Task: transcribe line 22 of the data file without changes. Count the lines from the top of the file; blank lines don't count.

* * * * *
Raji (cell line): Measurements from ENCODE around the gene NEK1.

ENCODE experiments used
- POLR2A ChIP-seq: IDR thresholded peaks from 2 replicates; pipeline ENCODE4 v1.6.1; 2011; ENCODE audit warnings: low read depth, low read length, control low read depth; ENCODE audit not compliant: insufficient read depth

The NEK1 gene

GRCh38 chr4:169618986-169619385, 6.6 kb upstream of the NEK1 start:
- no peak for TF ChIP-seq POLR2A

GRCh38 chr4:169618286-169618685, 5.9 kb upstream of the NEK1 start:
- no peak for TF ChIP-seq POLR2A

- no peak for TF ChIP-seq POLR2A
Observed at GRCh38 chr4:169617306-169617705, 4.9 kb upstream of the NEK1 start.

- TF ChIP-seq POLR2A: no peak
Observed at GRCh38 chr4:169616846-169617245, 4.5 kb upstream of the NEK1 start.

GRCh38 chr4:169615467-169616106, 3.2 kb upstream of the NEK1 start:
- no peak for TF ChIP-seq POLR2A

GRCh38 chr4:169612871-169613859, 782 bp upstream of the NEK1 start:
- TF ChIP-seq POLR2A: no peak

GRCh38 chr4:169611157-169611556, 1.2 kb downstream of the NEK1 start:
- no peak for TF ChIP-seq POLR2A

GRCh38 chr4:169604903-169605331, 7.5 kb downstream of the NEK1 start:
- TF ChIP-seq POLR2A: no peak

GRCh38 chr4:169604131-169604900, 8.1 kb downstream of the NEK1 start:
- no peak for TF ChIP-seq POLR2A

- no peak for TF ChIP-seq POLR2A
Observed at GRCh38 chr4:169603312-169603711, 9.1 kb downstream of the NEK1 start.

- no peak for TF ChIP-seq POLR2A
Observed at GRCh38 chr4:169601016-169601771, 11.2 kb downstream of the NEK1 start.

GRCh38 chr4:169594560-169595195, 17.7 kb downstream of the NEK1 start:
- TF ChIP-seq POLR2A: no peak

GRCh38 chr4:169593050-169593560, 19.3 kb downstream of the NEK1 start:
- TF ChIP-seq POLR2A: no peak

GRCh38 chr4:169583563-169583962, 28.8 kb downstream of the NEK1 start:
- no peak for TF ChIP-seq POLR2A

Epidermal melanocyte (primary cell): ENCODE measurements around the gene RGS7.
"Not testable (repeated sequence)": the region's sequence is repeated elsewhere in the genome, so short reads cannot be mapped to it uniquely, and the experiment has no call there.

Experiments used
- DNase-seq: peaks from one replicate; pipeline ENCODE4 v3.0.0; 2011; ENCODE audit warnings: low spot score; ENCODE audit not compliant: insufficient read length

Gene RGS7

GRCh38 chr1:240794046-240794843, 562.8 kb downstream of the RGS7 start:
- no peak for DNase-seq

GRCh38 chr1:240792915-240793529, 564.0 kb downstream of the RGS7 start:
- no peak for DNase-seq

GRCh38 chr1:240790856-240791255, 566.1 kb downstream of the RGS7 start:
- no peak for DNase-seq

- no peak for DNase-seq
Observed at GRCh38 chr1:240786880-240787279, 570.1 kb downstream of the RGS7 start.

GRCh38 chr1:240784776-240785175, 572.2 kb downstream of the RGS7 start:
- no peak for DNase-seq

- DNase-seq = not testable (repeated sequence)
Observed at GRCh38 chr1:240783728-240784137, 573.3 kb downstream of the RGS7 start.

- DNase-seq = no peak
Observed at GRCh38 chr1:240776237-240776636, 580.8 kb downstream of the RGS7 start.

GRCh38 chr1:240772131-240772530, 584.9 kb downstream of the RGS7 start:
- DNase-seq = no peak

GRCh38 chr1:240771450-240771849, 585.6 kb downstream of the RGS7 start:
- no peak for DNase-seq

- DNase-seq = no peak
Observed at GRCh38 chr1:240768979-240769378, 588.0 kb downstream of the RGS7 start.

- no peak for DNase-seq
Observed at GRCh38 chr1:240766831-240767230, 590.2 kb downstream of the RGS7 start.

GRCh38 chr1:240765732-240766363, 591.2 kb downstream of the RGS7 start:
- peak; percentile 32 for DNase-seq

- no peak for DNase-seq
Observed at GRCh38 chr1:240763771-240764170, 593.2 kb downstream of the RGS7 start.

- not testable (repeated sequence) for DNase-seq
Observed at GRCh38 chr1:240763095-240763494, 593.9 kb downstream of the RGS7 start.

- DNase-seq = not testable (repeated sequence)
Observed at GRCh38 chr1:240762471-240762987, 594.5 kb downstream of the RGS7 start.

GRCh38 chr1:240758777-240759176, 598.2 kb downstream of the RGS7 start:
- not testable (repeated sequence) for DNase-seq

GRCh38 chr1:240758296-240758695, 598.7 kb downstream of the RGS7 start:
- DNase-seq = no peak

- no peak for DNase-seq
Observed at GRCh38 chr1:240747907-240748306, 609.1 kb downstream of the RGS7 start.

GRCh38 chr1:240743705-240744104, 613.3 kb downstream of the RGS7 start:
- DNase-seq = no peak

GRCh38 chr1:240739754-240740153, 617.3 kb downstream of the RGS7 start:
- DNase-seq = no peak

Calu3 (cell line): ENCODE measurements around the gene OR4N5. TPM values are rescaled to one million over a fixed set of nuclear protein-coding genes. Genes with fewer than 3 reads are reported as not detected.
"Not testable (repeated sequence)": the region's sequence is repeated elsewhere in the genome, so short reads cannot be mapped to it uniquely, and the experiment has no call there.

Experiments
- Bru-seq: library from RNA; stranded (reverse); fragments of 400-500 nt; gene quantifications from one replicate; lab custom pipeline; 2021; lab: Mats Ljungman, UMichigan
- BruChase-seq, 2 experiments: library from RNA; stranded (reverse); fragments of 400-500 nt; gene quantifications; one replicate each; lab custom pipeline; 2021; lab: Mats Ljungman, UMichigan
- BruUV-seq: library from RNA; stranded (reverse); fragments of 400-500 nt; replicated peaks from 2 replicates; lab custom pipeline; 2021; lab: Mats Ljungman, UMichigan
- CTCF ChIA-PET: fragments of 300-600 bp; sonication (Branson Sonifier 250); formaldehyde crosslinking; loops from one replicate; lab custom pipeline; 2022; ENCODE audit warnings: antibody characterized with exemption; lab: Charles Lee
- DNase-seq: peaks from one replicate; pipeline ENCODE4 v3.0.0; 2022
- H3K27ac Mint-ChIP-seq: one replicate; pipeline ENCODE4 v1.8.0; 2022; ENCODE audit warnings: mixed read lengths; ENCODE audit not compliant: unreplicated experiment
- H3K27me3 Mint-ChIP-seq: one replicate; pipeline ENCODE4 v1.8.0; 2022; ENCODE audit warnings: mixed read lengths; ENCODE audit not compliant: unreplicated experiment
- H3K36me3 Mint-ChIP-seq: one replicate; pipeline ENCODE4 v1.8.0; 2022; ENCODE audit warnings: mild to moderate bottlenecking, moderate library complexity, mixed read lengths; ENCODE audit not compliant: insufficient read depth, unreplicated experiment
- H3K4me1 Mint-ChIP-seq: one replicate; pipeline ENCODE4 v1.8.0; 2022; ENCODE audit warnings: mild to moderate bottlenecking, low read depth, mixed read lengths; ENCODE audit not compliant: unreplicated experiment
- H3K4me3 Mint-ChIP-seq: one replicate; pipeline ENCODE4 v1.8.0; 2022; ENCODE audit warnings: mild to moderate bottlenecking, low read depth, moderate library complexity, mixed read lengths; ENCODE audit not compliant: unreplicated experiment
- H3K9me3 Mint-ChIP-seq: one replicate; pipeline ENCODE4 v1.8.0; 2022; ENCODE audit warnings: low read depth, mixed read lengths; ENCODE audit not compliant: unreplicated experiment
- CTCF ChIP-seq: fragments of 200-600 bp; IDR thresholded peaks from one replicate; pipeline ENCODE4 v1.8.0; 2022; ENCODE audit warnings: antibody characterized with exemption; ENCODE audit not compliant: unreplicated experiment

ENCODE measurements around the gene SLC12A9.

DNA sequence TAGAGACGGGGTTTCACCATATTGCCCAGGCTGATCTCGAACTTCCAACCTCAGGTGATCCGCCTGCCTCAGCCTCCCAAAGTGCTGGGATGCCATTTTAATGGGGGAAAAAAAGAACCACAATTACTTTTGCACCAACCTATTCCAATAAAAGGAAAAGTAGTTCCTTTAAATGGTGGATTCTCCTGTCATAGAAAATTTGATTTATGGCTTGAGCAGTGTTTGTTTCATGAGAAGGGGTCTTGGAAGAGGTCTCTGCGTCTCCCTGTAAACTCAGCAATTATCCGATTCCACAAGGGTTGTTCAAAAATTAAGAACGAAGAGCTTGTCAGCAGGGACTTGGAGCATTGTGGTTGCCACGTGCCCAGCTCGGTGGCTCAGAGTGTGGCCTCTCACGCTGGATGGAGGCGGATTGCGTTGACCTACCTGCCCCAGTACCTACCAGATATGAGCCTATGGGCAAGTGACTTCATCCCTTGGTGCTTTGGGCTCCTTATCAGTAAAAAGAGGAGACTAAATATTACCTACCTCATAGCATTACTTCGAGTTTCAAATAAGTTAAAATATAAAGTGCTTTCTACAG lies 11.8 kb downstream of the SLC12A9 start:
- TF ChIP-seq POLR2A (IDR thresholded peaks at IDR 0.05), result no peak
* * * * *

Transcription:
- no peak for TF ChIP-seq POLR2A